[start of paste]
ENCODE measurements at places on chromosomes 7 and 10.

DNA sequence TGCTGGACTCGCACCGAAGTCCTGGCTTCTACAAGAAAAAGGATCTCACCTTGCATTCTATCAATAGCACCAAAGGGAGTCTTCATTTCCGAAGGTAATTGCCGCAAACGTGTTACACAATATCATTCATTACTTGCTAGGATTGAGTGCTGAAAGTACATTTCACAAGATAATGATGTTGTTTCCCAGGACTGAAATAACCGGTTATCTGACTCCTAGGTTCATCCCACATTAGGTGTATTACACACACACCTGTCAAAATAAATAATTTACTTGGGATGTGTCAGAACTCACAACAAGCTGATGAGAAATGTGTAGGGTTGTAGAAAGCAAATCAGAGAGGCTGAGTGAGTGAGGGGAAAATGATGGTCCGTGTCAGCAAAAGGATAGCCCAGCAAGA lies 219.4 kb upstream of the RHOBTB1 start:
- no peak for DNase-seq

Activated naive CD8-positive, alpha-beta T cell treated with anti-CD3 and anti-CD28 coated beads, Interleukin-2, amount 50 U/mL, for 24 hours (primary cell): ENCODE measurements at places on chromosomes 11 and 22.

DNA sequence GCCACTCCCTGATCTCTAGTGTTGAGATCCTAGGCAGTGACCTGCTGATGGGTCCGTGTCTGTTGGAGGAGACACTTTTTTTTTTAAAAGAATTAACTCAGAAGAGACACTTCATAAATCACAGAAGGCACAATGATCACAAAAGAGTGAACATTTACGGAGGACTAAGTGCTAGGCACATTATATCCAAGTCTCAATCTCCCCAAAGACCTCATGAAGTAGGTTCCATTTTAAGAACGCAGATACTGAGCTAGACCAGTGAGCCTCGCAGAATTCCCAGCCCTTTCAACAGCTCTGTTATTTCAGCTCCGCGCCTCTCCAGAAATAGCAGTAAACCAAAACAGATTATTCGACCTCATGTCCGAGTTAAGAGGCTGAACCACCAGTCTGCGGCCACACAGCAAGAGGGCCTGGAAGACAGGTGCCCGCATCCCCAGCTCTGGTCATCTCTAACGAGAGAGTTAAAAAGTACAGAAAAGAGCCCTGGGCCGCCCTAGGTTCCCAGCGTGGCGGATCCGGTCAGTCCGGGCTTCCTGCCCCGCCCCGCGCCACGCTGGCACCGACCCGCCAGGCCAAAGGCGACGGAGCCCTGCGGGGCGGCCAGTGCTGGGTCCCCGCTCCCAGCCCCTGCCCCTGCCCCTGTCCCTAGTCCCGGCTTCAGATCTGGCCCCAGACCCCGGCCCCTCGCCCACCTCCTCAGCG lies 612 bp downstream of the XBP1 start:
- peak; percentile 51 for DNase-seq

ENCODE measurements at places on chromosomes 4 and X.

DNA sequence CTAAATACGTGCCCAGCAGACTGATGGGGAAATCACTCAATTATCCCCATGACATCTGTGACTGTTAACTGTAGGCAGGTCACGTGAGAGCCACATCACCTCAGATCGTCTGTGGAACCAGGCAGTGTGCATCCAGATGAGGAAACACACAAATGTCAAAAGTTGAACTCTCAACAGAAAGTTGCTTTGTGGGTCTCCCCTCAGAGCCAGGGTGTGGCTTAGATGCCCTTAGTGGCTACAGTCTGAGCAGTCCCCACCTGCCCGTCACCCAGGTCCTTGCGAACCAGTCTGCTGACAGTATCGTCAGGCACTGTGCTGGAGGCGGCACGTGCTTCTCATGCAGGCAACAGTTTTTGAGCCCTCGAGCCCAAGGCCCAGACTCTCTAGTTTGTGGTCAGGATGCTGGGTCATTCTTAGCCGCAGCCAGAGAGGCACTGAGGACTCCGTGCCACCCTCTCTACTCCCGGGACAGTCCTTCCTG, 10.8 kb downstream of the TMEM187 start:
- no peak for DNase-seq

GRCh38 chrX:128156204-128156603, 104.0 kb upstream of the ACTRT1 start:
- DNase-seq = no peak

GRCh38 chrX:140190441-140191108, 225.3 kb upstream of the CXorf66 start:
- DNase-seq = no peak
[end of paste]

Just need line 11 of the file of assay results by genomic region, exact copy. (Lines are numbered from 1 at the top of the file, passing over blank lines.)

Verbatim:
- DNase-seq = no peak